Families create first national Moebius syndrome support and awareness group

Families create first national Moebius syndrome support and awareness group

By Mary Dennehy

ONLY three children in Ireland are known to have a rare neurological condition called Moebius syndrome, with two of these three kids living in Tallaght.

Moebius syndrome is a rare condition that affects the muscles in the face, which primarily control facial expression and eye movement, and muscle tone in the body – and, for Tallaght two-year old Dexter Fennell living with the condition has affected his speech, eating, breathing and walking.

Mags Putrill Fennell cropped

Due to its rarity and a lack of awareness of Moebius syndrome in Ireland, Dexter wasn’t diagnosed with the neurological condition until he was 18 months, a diagnoses which was reached after his mother Mags Purtill Fennell turned to the internet.

Mags, who lives in Brookview, told The Echo: “Moebius can be detected at birth but because it is so rare in Ireland nothing was noticed with Dexter when he was born and he was sent home.

“However, alarm bells were raised when Dexter couldn’t feed, we’ve since learned that his tongue is partially paralysed, so he couldn’t suck and was crying all the time from the hunger.

Dexter and Tegan resized

“He was put on a feeding tube at three weeks but it wasn’t until he was 18 months that he was properly diagnosed.

“I turned to the internet for help even though doctors told me not to but it was here that I came across Moebius Syndrome.”

She added: “This syndrome is very rare here in Ireland, there are three children and four adults known to have Moebius, and we communicate and support each other – with online support from families in America too.

“One of the other children with Moebius unbelievably lives close-by in Killinarden.

“We couldn’t believe that a 15-year-old girl with Moebius syndrome was living so close to us, and it has been a great help to myself and Dexter.”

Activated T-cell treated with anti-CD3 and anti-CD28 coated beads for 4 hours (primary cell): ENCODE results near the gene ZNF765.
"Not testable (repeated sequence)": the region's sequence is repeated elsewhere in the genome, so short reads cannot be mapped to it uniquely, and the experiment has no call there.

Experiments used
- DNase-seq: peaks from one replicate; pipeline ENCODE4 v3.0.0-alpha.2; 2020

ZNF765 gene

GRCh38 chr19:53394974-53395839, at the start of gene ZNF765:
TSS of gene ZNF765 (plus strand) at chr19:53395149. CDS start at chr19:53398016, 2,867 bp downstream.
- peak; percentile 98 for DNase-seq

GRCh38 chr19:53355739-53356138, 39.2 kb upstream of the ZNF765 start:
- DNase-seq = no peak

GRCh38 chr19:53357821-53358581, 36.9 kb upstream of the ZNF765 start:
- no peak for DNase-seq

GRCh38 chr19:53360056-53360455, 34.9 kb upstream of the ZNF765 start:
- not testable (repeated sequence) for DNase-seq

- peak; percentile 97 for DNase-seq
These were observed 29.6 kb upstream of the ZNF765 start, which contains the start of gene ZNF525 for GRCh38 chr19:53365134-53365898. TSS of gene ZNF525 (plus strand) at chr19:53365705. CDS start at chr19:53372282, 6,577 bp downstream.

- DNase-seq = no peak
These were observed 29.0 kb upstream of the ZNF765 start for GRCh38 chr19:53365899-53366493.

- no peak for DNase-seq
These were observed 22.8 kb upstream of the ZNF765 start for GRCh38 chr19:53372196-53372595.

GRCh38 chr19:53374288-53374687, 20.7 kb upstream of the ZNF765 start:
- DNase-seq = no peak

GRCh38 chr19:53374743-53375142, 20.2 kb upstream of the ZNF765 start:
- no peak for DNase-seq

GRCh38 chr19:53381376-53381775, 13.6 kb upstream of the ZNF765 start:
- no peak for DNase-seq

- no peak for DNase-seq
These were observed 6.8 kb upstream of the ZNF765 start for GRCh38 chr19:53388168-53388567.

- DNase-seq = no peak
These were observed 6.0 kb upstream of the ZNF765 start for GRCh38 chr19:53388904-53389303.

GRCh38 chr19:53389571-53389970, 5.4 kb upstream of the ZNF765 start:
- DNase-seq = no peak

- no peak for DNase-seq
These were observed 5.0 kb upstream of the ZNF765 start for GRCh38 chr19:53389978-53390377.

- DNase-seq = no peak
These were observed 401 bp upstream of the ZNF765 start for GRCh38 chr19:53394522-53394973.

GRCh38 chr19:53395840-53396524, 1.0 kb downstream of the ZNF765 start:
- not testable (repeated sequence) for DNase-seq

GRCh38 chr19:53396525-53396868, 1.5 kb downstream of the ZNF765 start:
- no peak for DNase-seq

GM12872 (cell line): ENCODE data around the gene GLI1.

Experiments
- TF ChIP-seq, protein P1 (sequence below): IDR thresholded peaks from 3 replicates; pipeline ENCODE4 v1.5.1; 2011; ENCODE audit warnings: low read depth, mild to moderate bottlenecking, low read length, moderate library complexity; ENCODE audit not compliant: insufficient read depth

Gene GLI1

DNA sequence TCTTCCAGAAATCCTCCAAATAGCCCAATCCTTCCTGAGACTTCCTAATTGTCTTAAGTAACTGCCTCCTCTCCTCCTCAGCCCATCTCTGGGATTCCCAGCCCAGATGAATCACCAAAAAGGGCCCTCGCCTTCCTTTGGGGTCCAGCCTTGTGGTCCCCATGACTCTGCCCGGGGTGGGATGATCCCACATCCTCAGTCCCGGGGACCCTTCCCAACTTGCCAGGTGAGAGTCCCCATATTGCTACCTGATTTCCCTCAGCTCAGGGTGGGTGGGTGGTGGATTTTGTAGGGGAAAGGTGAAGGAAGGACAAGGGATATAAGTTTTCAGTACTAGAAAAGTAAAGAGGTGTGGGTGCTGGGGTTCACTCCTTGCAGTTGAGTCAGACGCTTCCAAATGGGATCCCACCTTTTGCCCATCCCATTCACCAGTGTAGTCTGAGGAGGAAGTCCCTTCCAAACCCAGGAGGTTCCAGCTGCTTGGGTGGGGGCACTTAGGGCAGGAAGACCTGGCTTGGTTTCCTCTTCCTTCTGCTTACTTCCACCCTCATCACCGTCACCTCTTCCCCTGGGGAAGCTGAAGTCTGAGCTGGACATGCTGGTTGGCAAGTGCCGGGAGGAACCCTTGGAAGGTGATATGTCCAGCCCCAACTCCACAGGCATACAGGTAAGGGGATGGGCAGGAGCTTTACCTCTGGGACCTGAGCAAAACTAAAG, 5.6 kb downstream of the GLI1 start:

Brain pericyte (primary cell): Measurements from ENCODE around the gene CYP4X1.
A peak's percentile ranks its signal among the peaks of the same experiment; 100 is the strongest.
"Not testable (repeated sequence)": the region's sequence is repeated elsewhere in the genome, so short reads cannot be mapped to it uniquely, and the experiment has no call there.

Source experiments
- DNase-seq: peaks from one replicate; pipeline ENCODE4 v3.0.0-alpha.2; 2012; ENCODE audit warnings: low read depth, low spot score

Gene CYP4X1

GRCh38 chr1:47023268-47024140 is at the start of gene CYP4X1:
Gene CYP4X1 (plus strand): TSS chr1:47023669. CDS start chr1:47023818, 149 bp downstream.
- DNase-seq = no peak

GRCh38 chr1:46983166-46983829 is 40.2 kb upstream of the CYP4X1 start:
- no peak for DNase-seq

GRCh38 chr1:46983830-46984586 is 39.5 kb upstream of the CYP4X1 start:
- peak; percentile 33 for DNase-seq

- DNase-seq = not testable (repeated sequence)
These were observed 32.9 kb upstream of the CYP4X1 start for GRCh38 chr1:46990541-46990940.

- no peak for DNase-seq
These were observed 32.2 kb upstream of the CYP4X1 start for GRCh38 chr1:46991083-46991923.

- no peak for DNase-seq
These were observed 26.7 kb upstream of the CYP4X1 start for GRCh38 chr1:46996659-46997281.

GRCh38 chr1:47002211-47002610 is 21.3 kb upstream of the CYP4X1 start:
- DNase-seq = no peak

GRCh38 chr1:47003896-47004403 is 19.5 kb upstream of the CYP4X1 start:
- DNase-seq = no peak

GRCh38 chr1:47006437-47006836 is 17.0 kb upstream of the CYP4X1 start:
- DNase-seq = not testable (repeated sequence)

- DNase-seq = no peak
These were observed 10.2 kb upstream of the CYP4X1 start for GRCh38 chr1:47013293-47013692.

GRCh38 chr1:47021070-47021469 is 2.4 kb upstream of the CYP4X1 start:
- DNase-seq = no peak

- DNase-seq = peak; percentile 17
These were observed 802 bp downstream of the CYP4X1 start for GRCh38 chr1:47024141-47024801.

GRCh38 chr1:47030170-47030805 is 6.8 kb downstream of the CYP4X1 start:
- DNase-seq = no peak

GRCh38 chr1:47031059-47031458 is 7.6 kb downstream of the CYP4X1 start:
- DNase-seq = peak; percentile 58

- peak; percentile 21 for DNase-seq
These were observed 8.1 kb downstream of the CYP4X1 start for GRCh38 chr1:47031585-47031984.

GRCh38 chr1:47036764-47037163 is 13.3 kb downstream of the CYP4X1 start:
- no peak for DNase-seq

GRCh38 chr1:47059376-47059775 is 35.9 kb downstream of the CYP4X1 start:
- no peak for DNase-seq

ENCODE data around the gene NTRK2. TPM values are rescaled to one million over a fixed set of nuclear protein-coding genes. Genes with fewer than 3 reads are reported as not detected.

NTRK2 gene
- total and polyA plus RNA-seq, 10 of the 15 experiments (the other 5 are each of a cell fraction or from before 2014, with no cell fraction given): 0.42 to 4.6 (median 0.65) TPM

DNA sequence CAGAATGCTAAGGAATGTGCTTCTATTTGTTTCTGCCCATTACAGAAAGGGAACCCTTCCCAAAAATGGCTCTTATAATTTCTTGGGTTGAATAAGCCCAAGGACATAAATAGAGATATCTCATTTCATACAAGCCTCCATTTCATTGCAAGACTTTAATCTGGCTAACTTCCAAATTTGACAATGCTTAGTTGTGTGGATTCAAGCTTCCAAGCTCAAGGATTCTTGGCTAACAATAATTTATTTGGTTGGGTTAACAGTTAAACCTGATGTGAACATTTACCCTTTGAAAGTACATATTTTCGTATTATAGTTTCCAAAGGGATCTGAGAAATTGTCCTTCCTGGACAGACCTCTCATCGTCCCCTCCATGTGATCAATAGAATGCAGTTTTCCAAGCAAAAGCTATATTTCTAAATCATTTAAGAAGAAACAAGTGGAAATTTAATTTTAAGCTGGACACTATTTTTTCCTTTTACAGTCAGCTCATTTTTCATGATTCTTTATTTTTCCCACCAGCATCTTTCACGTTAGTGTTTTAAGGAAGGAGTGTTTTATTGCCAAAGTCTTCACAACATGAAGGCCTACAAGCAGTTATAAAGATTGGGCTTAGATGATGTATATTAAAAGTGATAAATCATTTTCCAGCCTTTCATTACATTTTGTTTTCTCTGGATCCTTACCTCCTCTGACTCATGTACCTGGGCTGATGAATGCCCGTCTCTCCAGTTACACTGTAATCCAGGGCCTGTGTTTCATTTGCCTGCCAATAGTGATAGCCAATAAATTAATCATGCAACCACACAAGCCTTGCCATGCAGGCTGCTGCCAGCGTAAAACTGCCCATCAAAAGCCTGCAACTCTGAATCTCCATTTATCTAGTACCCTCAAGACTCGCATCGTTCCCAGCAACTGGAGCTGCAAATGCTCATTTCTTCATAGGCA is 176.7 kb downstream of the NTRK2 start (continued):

Tegan Bracken O’ Reilly, a student at St Mark’s secondary school in Springfield, is living with Moebius syndrome, and while she has no movement in her face and has endured years of physiotherapy and speech and language therapy she is living life to the full and grabbing every opportunity.

“Tegan is an amazing teenager who is so intelligent and doing well in school – she is not letting Moebius hold her back”, Mags said.

“Initially I had read some very scary stories about Moebius syndrome but seeing Tegan and how well she is doing has made me look forward to Dexter’s future – she really is an inspiration.

“Tegan and her mam Lesley have been a great support to us and we have now decided, together, to create Ireland’s first national Moebius support and awareness group.”

Mags and Lesley have established Moebius Syndrome Ireland which aims to raise awareness around the condition, offer support, provide a social network for families and also flag the symptoms for GPs, doctors and new parents.

Mags said: “My GP had never heard of Moebius syndrome until I told him, and this is pretty much the case nationally.

“Through Moebius Syndrome Ireland we hope to raise awareness and organise different social and support events for adults and children diagnosed.”

International Moebius Day is this January 24 and an awareness dinner is being staged by Mags, Lesley and other Irish families in the Red Cow Moran Hotel.

The new group Moebius Syndrome Ireland and its Facebook page will also be launched on the day. 
For further information or to attend on the day, email moebius syndromeireland@gmail.com



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